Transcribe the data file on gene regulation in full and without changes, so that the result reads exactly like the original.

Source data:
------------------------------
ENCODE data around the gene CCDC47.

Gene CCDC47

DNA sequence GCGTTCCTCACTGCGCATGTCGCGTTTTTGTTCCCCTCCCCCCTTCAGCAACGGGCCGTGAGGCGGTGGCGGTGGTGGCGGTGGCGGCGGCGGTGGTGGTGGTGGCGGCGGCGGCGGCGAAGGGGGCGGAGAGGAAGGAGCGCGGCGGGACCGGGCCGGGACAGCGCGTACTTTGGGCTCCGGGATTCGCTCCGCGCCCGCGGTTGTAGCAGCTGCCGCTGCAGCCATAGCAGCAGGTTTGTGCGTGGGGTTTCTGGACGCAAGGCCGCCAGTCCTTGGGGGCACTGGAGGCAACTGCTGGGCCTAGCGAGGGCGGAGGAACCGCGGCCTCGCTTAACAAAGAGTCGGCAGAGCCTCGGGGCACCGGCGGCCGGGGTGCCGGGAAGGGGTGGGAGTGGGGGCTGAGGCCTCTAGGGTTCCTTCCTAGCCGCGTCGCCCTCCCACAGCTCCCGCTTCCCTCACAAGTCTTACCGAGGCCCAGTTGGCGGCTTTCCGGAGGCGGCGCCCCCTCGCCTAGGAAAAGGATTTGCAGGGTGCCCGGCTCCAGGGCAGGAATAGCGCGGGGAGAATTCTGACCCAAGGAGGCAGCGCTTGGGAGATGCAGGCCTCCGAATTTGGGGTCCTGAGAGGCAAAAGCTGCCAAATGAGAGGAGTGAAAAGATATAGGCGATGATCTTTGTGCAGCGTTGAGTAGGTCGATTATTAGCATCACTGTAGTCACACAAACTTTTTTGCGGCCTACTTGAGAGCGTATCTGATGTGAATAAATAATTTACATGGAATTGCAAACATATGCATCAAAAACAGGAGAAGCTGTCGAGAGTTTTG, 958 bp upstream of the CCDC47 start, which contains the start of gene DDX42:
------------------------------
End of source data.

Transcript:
ENCODE data around the gene CCDC47.

Gene CCDC47

DNA sequence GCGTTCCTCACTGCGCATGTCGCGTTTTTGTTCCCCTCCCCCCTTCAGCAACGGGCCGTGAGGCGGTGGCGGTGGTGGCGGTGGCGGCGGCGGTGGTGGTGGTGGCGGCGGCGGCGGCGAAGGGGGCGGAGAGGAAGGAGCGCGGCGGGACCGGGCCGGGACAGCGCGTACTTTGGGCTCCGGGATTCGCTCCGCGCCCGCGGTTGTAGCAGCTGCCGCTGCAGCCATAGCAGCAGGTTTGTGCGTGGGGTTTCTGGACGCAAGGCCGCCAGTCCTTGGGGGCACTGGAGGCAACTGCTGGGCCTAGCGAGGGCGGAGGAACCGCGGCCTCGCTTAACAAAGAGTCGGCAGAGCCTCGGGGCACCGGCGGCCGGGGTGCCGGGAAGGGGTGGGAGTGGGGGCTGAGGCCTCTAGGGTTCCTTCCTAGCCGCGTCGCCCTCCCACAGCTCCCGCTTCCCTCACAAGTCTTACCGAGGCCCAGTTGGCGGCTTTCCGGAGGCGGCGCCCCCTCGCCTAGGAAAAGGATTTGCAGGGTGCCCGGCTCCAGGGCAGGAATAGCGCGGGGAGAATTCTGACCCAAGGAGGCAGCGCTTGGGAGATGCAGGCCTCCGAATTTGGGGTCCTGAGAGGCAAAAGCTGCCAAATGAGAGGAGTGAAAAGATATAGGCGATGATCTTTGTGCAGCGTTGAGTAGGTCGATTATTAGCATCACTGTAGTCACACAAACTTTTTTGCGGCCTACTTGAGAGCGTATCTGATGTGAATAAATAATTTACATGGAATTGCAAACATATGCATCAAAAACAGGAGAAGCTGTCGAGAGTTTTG, 958 bp upstream of the CCDC47 start, which contains the start of gene DDX42: